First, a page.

There are several ways to refer to the same source several times in the same paragraph and will depend on your writing style.
When the author’s name is in the narrative, include the date in parentheses the first time a reference appears in the paragraph. You do not need to include the year in subsequent nonparenthetical references as long as the cannot confuse the source with another also being cited:
When the author’s name is included with the publication date in a parenthetical citation, include both the name and the date every time you cite the source in the paragraph:
When both the year and author are provided in the narrative, you do not need to repeat the information in parentheses:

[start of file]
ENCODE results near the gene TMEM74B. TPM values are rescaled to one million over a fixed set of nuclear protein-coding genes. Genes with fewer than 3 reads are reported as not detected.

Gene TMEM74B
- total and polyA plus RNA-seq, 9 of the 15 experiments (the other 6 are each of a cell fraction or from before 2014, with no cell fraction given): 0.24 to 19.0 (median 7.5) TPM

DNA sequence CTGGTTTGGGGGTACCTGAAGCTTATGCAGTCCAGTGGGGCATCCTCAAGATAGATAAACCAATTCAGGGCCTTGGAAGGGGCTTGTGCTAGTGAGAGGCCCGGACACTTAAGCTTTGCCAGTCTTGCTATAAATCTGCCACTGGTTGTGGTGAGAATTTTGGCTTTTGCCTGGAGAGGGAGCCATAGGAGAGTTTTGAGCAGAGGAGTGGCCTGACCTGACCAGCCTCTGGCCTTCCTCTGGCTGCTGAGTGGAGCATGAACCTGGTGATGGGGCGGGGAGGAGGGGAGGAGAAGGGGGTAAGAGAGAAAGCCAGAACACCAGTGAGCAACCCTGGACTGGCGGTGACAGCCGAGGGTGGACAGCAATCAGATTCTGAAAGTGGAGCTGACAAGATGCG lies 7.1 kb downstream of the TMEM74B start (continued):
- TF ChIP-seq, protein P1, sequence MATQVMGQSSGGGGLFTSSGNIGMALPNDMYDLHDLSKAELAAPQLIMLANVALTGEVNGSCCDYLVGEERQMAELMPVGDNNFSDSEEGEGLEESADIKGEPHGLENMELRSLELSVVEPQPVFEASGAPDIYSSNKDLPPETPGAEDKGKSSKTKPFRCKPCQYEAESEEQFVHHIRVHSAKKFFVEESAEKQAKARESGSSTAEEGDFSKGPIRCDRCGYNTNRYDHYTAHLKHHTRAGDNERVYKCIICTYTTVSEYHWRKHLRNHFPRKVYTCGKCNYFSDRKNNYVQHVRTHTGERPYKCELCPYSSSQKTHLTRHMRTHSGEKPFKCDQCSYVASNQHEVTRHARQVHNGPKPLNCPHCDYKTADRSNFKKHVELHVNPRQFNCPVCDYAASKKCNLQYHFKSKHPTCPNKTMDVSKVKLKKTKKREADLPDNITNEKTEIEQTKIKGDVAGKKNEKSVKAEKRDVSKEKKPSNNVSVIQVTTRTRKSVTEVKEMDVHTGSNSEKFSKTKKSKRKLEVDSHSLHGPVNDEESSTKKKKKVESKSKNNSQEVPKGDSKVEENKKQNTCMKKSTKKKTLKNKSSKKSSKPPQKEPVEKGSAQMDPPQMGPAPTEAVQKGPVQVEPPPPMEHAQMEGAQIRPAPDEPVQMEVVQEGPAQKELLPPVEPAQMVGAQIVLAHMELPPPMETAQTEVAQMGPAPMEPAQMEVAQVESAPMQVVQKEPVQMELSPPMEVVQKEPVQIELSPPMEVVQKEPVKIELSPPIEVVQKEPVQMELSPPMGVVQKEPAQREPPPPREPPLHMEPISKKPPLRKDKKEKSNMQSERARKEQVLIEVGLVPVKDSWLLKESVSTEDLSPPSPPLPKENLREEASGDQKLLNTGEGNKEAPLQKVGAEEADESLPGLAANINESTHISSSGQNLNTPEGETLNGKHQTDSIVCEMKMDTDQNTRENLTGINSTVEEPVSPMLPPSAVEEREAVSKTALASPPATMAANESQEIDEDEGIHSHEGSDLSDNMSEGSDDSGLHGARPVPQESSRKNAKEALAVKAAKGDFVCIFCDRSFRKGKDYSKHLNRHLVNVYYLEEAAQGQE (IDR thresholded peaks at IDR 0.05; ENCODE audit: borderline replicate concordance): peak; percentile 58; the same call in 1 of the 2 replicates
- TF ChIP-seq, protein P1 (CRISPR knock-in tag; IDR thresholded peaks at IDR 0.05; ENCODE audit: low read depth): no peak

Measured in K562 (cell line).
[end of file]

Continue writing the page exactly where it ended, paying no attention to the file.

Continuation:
Citing One Important and Several Additional Citations
When one source is particularly important, you can emphasize that source using the following format, rather than just listing all of the sources alphabetically:
Personal communications including conversations, phone calls, email messages, class lectures, interviews, and online chats should be paraphrased. Cite personal communications only in the text, give the initials as well as the surname of the communicator, and provide the exact date if possible. Contextual information can be included in the sentence structure to add clarity.
Notice that “personal communication” is not capitalized.
Other types of resources that could be considered personal communications are performance art, social media limited to friends or approved followers, and research interviews. Note that when citing personal communication, an individual’s name is included, but in the case of research interviews where the participant’s identity needs to be protected, use other identifiers, nicknames, or roles.